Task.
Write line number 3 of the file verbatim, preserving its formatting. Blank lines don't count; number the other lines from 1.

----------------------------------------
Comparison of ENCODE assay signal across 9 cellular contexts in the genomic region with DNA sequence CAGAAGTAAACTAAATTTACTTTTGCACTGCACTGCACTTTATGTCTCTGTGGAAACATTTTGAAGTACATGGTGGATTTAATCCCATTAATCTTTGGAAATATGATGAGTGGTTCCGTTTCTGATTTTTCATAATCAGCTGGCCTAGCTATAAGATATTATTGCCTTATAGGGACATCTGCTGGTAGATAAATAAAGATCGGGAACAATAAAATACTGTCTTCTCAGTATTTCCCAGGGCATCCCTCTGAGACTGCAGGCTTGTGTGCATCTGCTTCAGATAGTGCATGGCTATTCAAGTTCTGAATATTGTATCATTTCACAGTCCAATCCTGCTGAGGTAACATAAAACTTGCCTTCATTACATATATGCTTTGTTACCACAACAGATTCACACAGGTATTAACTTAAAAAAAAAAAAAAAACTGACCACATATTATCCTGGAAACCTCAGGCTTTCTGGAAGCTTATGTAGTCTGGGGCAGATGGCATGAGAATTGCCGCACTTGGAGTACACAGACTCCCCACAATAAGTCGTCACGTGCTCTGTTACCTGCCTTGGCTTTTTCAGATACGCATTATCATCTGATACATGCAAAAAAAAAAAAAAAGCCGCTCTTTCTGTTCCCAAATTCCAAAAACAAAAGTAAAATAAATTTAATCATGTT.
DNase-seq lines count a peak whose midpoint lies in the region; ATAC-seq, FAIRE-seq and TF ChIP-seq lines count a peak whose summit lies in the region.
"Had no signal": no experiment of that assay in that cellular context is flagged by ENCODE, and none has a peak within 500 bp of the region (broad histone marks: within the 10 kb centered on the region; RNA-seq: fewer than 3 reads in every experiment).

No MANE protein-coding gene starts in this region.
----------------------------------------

"Had no signal": no experiment of that assay in that cellular context is flagged by ENCODE, and none has a peak within 500 bp of the region (broad histone marks: within the 10 kb centered on the region; RNA-seq: fewer than 3 reads in every experiment).